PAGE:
He also described novel plant species, and these are denoted with the botanical author abbreviation "Mendel".

The profound significance of Mendel's work was not recognized until the turn of the 20th century (more than three decades later) with the rediscovery of his laws. Hugo de Vries and Carl Correns independently verified several of Mendel's experimental findings in 1900, ushering in the modern age of genetics.

Mendelian paradox

In 1936, Ronald Fisher reconstructed Mendel's experiments, analyzed the results and found the ratio of dominant to recessive phenotypes (e.g. yellow versus green peas; round versus wrinkled peas) to be implausibly and consistently too close to the expected ratio of 3 to 1. Fisher asserted that "the data of most, if not all, of the experiments have been falsified so as to agree closely with Mendel's expectations". Mendel's alleged observations, according to Fisher, were "abominable", "shocking", and "cooked".

Other scholars agree with Fisher that Mendel's various observations come uncomfortably close to Mendel's expectations. Fisher's analysis gave rise to the Mendelian paradox: Mendel's reported data are, statistically speaking, too good to be true, yet "everything we know about Mendel suggests that he was unlikely to engage in either deliberate fraud or in unconscious adjustment of his observations". A number of writers have attempted to resolve this paradox.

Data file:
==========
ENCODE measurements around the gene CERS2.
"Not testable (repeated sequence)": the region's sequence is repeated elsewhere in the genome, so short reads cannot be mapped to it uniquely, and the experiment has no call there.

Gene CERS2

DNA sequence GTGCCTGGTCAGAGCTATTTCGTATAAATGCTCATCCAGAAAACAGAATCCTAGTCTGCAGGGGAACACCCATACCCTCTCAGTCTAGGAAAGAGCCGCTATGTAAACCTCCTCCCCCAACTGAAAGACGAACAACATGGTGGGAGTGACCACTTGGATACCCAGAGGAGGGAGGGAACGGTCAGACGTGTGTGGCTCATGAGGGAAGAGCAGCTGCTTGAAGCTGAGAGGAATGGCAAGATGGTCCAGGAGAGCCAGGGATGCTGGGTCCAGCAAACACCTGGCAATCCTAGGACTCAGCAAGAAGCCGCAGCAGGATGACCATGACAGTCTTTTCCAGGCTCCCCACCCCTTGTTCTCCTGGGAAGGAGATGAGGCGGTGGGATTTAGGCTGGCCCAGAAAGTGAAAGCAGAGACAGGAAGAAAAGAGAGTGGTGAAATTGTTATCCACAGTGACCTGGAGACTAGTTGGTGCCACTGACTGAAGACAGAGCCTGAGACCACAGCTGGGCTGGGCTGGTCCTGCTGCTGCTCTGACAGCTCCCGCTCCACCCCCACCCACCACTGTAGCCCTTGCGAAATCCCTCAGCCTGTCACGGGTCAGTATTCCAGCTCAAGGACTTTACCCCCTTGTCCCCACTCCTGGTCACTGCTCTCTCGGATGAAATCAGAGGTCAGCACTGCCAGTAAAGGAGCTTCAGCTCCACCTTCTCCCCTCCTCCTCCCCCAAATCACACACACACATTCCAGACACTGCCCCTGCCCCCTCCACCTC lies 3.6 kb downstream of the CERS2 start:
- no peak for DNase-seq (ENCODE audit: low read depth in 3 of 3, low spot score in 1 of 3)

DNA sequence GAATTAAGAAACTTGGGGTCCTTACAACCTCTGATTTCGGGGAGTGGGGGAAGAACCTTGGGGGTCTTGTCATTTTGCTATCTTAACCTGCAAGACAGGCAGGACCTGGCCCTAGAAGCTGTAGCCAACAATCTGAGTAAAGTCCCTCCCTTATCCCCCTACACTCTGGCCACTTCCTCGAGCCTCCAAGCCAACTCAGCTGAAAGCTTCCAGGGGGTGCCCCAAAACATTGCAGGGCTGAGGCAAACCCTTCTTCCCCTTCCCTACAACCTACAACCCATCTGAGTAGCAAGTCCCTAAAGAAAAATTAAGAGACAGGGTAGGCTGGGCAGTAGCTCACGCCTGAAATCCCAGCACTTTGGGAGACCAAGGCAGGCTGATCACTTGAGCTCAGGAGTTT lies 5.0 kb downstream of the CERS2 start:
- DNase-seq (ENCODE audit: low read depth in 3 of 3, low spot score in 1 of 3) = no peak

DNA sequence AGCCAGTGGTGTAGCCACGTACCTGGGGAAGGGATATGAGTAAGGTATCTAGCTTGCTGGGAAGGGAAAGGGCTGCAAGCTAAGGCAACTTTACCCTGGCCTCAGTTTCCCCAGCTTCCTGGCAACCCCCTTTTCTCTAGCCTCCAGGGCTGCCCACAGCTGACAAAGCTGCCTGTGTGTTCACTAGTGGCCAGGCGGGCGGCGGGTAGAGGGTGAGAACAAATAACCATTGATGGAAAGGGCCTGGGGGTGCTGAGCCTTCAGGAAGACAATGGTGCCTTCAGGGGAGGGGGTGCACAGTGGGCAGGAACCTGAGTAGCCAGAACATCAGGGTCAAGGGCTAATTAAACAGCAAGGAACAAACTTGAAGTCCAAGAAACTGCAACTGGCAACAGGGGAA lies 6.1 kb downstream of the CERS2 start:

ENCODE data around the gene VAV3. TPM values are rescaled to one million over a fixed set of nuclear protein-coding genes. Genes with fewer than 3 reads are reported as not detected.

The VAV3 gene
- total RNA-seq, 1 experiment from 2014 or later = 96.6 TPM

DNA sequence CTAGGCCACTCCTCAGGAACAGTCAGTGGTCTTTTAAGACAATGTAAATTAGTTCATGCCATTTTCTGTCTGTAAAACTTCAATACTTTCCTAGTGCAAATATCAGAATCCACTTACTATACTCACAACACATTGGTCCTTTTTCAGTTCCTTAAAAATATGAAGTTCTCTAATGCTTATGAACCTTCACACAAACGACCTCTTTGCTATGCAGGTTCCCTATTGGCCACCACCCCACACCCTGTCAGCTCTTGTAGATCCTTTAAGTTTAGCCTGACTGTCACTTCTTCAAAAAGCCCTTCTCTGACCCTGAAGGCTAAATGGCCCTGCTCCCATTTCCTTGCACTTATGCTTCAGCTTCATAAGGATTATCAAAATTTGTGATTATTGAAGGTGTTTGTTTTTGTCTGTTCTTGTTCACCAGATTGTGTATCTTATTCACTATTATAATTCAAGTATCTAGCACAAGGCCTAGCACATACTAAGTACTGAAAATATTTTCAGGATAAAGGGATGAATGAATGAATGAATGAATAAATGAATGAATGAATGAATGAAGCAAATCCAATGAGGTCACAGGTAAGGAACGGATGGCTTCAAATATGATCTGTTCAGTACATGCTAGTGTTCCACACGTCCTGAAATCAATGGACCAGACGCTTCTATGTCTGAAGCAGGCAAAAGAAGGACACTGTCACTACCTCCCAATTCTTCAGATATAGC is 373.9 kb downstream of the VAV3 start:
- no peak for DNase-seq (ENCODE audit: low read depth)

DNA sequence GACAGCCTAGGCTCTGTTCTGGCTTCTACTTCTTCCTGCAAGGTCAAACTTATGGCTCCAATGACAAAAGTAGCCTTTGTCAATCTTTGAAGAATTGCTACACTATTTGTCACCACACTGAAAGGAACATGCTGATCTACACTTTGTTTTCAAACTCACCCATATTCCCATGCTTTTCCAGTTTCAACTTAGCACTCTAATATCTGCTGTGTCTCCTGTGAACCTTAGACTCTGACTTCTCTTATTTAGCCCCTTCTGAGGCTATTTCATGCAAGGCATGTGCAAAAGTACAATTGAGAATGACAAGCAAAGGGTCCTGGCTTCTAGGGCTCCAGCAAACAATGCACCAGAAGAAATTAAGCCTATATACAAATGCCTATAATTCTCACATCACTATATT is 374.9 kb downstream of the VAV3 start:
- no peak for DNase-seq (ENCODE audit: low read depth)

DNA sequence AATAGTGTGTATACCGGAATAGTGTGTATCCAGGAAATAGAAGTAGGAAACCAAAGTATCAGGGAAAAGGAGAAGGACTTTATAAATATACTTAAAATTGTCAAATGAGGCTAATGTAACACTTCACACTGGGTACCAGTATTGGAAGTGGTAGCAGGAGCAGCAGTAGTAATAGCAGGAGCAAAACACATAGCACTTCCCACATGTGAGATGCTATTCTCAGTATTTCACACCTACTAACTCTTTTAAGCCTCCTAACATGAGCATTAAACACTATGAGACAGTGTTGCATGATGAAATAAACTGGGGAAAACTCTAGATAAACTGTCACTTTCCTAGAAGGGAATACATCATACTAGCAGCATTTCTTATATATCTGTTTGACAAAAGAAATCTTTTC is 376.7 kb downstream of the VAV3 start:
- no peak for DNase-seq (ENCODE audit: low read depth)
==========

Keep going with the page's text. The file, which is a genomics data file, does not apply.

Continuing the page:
Mount Mendel in New Zealand's Paparoa Range was named after him in 1970 by the Department of Scientific and Industrial Research.

Interesting facts about Gregor Mdendel

  • The house where Mendel was born is now a museum.
  • Mendel couldn't afford to pay for his studies, so his sister, Theresia, gave him her dowry. Mendel later helped support her three sons, two of whom became doctors.
  • Born Johann Mendel, he was given the name Gregor when he entered the Augustinian St Thomas's Abbey in Brünn (now Brno, Czech Republic) and began his training as a priest.
  • During his career, Mendel took an exam to become a certified teacher several times and each time failed the oral part.
  • The exhumation of Mendel's corpse in 2021 delivered some physiognomic details like body height (168 cm (66 in)). His genome was analysed, revealing that Mendel was predisposed to heart problems.